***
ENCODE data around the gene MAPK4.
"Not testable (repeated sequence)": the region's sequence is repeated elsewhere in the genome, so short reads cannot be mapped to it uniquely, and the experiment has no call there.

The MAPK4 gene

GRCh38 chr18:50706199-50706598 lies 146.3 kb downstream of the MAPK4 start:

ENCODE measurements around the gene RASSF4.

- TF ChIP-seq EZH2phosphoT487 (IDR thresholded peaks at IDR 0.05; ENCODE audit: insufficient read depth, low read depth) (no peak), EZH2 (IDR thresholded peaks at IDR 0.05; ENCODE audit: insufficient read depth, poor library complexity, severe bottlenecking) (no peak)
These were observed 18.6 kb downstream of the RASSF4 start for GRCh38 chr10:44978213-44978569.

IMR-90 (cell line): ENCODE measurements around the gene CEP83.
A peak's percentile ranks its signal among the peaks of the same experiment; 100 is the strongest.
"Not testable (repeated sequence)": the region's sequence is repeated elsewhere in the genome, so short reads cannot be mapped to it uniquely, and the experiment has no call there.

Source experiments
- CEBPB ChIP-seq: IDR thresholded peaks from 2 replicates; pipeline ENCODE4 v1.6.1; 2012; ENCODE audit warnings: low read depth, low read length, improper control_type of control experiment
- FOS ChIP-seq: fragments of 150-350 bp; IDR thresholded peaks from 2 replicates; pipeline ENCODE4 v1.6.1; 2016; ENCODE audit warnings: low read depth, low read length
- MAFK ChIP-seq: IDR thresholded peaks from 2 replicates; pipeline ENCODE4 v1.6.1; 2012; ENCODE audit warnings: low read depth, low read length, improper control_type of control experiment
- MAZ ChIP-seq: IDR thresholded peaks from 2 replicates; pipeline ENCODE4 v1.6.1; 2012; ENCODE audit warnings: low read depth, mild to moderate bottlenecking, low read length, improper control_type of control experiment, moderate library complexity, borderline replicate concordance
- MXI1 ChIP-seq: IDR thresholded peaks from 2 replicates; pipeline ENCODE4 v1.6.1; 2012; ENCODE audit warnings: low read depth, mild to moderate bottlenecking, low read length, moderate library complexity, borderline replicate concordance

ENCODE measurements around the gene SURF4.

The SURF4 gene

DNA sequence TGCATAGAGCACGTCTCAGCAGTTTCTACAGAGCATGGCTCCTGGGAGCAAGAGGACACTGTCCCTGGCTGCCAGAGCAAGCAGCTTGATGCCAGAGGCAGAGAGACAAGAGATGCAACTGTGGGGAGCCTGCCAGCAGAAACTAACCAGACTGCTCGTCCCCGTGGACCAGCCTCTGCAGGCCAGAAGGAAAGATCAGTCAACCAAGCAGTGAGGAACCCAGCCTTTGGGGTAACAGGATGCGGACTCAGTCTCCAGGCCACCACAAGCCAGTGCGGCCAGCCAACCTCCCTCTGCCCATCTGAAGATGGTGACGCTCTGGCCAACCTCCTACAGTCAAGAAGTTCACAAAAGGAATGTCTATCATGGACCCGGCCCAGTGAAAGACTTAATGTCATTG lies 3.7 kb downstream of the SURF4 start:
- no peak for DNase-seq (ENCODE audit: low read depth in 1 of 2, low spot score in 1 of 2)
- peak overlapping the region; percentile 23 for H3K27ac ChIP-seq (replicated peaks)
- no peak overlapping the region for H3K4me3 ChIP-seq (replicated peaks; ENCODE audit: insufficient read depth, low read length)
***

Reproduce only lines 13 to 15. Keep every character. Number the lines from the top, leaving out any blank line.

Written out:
- FOS ChIP-seq: fragments of 150-350 bp; IDR thresholded peaks from 2 replicates; pipeline ENCODE4 v1.6.1; 2016; ENCODE audit warnings: low read depth, low read length
- MAFK ChIP-seq: IDR thresholded peaks from 2 replicates; pipeline ENCODE4 v1.6.1; 2012; ENCODE audit warnings: low read depth, low read length, improper control_type of control experiment
- MAZ ChIP-seq: IDR thresholded peaks from 2 replicates; pipeline ENCODE4 v1.6.1; 2012; ENCODE audit warnings: low read depth, mild to moderate bottlenecking, low read length, improper control_type of control experiment, moderate library complexity, borderline replicate concordance